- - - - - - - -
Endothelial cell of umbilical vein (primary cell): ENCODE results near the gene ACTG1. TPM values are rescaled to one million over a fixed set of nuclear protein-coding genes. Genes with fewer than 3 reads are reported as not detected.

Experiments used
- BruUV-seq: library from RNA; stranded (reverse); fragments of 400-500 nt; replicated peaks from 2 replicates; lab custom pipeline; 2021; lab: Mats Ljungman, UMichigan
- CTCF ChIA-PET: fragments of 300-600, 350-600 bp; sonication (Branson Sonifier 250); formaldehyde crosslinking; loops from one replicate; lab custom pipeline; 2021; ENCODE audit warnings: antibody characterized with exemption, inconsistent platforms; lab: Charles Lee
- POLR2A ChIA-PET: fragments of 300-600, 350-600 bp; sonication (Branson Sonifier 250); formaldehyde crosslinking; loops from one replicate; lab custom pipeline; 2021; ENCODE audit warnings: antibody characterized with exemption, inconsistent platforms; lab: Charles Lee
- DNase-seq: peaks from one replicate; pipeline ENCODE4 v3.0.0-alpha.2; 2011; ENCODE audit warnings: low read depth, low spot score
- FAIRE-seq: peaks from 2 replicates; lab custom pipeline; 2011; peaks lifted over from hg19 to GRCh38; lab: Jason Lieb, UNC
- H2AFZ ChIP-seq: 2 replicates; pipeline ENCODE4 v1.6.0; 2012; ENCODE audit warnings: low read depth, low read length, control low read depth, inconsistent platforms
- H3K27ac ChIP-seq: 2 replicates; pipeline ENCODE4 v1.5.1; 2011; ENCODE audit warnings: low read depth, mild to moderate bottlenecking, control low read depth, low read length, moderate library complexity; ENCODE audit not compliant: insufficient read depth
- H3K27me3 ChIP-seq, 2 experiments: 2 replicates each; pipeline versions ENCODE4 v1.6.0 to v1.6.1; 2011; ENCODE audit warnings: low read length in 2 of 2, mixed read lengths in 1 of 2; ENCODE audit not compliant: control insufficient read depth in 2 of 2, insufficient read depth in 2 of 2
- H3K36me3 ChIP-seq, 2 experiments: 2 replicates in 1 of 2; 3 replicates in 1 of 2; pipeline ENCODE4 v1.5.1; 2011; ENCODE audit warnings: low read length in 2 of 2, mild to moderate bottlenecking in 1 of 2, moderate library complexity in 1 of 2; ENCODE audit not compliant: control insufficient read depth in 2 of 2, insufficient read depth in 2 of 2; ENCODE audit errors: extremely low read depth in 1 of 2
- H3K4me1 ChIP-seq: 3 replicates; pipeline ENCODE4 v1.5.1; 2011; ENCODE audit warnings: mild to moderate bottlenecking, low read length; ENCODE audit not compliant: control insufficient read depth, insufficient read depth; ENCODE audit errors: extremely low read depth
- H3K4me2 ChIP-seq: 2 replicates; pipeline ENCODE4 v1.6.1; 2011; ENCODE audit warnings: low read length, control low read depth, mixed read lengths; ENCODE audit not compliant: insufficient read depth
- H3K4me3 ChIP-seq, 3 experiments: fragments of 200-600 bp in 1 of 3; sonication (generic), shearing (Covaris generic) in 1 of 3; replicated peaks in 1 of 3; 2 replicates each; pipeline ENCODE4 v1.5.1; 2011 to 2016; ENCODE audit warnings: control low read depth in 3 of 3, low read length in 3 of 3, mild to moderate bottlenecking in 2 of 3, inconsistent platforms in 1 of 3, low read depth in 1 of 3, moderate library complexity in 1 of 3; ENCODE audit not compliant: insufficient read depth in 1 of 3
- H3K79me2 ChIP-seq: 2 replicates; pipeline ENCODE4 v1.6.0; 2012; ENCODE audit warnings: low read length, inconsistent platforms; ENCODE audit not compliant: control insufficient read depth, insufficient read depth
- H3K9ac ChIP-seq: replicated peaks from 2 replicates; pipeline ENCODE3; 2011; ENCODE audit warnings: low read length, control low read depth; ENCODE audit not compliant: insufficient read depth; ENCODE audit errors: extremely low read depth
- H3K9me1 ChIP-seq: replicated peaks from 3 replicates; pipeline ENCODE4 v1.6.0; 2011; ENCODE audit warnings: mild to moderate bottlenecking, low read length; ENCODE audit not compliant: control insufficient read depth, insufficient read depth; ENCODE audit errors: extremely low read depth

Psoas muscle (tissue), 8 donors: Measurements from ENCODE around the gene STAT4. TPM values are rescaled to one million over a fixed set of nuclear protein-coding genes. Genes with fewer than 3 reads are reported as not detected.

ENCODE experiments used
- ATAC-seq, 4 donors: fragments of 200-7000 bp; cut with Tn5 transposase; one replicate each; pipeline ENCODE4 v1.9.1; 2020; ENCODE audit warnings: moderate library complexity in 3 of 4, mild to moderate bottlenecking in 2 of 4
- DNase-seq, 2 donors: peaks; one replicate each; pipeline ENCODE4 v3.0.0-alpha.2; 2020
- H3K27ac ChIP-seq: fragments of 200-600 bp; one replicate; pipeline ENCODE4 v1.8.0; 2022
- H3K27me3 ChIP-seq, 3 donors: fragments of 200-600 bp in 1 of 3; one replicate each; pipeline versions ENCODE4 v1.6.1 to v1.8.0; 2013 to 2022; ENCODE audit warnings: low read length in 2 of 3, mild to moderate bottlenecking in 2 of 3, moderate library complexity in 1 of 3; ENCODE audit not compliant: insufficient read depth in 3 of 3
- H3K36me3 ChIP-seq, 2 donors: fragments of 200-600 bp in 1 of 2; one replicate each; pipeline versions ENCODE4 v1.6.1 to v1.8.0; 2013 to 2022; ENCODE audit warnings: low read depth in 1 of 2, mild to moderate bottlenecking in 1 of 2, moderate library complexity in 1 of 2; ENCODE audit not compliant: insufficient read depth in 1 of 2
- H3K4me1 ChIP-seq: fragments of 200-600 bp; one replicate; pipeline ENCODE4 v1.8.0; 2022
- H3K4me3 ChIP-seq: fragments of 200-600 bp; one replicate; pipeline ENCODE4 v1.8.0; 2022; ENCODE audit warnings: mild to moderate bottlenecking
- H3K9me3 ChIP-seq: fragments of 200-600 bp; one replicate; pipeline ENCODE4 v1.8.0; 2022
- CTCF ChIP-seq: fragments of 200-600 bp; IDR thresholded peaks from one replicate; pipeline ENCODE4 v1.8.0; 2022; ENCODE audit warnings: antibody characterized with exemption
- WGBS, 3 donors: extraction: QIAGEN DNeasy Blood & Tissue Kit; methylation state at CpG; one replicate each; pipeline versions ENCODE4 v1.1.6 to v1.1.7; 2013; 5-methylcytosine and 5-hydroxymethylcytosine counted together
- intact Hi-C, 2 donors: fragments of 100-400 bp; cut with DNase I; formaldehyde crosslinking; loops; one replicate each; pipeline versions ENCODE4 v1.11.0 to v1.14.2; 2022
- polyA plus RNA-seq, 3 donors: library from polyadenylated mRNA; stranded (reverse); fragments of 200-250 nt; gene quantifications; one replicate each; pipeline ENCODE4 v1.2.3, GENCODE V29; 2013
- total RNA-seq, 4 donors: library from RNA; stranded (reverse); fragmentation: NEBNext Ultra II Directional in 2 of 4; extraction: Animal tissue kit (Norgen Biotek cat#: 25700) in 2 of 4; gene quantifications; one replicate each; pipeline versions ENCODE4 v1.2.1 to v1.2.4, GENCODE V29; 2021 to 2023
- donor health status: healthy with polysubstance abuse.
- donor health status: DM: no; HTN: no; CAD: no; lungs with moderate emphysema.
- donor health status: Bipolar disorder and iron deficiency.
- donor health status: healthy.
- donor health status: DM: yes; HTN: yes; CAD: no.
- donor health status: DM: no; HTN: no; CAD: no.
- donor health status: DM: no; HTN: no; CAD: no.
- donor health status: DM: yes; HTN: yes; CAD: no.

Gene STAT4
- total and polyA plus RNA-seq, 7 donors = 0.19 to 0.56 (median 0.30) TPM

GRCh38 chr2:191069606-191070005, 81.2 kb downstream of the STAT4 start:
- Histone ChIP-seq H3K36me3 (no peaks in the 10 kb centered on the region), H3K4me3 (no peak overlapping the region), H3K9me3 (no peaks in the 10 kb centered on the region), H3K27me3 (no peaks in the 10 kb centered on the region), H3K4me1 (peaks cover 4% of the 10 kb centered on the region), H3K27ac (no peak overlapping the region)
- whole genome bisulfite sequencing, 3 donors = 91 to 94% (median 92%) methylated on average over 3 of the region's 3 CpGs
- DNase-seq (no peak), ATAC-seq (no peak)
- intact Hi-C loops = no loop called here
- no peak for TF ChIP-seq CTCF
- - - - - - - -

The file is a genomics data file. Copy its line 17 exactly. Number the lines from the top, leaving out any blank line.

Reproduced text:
- H3K9me1 ChIP-seq: replicated peaks from 3 replicates; pipeline ENCODE4 v1.6.0; 2011; ENCODE audit warnings: mild to moderate bottlenecking, low read length; ENCODE audit not compliant: control insufficient read depth, insufficient read depth; ENCODE audit errors: extremely low read depth